All in all, it was, in the words of Daniel Dale, the Washington correspondent for the Toronto Star, "one of the least-hinged speeches Trump has given in a long time." It was indeed all over the place but like the weirdly wide-ranging and digressive speech in which he declared a national emergency, it was also an absolute tour de force, laying out every major point of disagreement between Republicans and Democrats (abortion, the Second Amendment, and taxes, among other things) while tagging the latter aggressively as socialists who will not only end the private provision of health care but take over the energy sector too. Those charges take on new life in the wake of the announcement of the GND and comments, however short-lived, by Democrats such as Kamala Harris, who at one point recently called for an end to private health care. And over 100 House Democrats have signed on to a plan that would end private health insurance in two years. For all the biting criticism and dark humor in today's speech, Trump has mostly ditched the "American Carnage" rhetoric that marked his first Inaugural Address, pushing onto liberals and Democrats all the negativity and anger that used to surround him like the dust cloud surrounds Pigpen in the old Peanuts cartoons. "We have people in Congress right now who hate our country," he said. "We can name every one of them. Sad, very, very sad."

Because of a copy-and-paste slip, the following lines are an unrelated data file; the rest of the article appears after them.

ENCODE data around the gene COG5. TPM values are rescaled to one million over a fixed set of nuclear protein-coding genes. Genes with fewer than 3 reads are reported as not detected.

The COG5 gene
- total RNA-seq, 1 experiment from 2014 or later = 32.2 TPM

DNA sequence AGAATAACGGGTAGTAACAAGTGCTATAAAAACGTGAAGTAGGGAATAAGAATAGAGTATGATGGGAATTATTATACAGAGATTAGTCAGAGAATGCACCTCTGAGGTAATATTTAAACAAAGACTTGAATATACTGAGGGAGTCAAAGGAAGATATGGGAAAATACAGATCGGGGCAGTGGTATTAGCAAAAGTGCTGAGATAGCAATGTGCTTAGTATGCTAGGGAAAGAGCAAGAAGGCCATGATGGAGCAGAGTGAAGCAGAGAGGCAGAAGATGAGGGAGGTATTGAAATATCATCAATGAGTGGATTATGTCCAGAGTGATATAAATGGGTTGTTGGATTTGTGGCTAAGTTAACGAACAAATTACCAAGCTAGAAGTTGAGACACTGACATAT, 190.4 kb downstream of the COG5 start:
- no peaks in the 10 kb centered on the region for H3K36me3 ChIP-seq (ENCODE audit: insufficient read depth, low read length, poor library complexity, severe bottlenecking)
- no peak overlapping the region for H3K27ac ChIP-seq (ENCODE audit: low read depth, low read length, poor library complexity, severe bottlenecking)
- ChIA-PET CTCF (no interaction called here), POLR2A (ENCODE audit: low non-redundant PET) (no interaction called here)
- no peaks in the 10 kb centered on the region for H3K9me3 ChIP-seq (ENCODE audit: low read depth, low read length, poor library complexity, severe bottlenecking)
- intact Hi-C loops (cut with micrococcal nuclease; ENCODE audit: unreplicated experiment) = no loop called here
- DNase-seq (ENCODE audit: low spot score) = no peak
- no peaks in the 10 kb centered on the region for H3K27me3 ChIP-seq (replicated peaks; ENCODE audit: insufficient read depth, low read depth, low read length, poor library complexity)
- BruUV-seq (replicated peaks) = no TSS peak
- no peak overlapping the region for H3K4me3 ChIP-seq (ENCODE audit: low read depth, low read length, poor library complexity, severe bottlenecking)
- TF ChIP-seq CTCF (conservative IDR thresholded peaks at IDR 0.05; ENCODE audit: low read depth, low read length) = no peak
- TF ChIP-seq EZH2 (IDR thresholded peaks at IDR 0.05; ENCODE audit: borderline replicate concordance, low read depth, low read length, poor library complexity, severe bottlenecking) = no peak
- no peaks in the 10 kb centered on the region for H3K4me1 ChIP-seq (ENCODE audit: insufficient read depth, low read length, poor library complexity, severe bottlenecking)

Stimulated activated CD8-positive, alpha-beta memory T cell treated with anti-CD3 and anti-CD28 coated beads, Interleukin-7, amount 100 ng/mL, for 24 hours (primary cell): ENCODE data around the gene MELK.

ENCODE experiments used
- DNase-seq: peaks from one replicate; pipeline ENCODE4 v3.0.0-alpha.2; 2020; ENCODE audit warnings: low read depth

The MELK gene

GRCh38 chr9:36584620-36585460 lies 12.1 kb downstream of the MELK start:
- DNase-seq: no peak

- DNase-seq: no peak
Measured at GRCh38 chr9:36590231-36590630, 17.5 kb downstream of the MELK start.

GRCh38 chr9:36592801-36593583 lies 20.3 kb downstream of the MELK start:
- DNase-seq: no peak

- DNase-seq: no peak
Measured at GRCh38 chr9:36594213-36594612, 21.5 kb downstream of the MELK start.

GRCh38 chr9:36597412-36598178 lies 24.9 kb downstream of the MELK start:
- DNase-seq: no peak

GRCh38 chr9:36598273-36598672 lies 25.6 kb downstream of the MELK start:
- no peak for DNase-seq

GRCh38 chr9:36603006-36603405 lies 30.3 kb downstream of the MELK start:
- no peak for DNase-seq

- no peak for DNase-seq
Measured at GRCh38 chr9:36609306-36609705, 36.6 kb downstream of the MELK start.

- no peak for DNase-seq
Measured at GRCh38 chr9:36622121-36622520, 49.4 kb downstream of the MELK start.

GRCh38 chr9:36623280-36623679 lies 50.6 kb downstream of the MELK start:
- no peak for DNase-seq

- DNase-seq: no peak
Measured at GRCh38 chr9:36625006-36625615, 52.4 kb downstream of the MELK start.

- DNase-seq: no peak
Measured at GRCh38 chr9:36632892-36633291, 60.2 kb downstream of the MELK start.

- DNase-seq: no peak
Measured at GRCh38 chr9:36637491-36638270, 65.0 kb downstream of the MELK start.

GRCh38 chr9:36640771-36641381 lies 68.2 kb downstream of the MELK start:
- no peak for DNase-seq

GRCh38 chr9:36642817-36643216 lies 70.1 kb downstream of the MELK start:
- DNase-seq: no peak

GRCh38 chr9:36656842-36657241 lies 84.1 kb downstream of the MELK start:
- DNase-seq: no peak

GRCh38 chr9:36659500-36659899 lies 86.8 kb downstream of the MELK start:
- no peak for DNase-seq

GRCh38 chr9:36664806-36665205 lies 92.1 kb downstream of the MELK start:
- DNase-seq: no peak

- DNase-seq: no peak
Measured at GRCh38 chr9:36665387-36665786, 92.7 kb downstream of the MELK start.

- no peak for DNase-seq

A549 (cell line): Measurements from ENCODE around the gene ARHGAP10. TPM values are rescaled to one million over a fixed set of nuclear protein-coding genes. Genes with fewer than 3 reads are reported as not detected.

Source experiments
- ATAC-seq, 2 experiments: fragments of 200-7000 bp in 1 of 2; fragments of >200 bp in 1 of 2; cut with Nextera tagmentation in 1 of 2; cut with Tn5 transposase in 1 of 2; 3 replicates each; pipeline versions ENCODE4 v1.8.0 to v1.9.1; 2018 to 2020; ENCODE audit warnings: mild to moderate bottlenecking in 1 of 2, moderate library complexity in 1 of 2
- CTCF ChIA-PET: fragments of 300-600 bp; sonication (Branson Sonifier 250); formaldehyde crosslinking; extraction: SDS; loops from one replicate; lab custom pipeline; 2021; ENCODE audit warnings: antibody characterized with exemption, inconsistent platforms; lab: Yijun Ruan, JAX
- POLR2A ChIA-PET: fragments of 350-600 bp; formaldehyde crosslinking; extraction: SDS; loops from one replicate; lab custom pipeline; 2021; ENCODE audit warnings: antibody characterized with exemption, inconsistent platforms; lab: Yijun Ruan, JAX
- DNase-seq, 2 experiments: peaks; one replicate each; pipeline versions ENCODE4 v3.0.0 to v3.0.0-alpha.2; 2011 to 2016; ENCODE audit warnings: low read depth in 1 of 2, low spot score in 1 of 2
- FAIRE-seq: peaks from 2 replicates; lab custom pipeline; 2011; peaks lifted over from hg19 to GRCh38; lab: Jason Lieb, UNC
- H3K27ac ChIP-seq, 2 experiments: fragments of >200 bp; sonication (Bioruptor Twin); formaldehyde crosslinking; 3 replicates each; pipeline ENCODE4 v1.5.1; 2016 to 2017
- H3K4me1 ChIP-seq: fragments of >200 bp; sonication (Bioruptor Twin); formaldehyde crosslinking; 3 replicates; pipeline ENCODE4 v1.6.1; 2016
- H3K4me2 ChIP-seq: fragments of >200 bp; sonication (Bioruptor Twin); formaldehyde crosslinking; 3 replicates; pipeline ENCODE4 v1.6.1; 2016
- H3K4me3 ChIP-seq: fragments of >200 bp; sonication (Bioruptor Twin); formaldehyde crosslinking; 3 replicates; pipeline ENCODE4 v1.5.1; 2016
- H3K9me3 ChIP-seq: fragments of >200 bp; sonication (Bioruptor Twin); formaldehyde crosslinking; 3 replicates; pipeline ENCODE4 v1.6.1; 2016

At moments, he seemed to be workshopping his themes and slogans for 2020. "We believe in the American Dream, not the socialist nightmare," he averred at one point. "Now you have a president who finally standing up for America." The future, he said "does not belong to those who believe in socialism. The future belongs to those who believe in freedom. I've said it before and will say it again: America will never be a socialist country." That's a line that may not work forever, but it will almost certainly get the job done in 2020.
While the president gave an epic speech, he still is not crystal clear about certain details and facts. He hammered trade deficits in a way that will remind anyone with an undergrad economics course under their belt that he fundamentally doesn't know what he's talking about. He misrepresented both NAFTA and the new trade bill he crafted with Mexico and Canada, and at the exact moment that hundreds of wearied listeners started leaving the ballroom at The Gaylord Resort and Convention Center, he claimed that not a single person had left their seat.
But the 2020 presidential race is not going to be decided based on which candidate is more tightly moored to reality. It's going to be decided, like these things always are, by the relative health of the economy and the large vision of the future the different candidates put forward. As the economy continues to expand (however anemically compared to historical averages) and he continues to avoid credible charges of impeachable offenses, Trump is becoming sunnier and sunnier while the Democrats are painting contemporary America as a late-capitalist hellhole riven by growing racial, ethnic, and other tensions.
If President Trump can continue to perform the way he did today at CPAC, it remains to be seen what Democratic rival can rise to that challenge.